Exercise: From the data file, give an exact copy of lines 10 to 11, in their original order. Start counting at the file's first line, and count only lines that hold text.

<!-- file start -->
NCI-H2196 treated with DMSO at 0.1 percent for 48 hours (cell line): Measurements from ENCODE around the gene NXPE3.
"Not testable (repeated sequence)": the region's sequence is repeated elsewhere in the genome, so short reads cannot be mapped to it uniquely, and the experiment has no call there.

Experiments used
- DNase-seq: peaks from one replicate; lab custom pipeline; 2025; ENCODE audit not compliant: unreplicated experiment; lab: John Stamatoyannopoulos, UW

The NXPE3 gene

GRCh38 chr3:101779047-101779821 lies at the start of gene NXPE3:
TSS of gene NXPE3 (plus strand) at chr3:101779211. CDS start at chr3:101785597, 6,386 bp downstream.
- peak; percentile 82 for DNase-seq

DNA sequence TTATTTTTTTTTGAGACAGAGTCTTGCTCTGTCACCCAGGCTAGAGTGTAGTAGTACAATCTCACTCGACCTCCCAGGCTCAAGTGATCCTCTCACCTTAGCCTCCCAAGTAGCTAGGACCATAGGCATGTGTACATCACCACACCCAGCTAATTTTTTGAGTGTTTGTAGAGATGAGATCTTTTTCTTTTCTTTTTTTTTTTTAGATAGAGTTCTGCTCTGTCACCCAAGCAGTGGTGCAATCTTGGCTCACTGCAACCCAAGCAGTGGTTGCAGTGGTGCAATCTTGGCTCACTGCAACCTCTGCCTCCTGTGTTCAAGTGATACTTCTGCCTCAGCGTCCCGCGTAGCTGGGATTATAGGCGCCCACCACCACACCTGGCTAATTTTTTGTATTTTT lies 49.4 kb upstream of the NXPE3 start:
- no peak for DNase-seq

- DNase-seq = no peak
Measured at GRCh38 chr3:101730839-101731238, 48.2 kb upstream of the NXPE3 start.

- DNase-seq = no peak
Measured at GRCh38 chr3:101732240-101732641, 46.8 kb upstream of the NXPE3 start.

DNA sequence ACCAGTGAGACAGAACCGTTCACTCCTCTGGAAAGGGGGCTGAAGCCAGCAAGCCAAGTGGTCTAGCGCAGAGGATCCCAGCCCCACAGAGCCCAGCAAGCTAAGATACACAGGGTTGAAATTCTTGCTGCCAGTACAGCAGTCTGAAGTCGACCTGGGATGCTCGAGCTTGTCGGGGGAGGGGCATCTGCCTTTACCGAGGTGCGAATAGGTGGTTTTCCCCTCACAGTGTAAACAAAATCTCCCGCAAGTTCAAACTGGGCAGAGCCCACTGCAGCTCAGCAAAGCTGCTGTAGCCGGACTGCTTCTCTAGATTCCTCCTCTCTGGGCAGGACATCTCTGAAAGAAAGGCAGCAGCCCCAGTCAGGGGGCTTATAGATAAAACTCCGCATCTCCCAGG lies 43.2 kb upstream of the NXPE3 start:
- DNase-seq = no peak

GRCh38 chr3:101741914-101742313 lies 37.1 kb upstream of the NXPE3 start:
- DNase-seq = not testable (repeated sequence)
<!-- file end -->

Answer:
- no peak for DNase-seq

- DNase-seq = no peak